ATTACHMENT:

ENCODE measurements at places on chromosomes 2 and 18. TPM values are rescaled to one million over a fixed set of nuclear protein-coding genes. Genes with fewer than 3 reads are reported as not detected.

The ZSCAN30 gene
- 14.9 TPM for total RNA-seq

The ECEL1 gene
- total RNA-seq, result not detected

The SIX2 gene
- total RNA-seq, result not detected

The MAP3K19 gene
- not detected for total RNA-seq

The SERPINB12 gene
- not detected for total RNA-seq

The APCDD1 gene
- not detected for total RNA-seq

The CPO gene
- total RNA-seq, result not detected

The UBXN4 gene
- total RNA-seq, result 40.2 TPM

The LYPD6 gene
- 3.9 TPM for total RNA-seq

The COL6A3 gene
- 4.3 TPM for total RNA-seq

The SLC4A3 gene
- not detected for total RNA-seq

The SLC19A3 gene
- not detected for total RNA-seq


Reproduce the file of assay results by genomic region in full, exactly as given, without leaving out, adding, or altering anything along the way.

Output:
ENCODE measurements at places on chromosomes 2 and 18. TPM values are rescaled to one million over a fixed set of nuclear protein-coding genes. Genes with fewer than 3 reads are reported as not detected.

The ZSCAN30 gene
- 14.9 TPM for total RNA-seq

The ECEL1 gene
- total RNA-seq, result not detected

The SIX2 gene
- total RNA-seq, result not detected

The MAP3K19 gene
- not detected for total RNA-seq

The SERPINB12 gene
- not detected for total RNA-seq

The APCDD1 gene
- not detected for total RNA-seq

The CPO gene
- total RNA-seq, result not detected

The UBXN4 gene
- total RNA-seq, result 40.2 TPM

The LYPD6 gene
- 3.9 TPM for total RNA-seq

The COL6A3 gene
- 4.3 TPM for total RNA-seq

The SLC4A3 gene
- not detected for total RNA-seq

The SLC19A3 gene
- not detected for total RNA-seq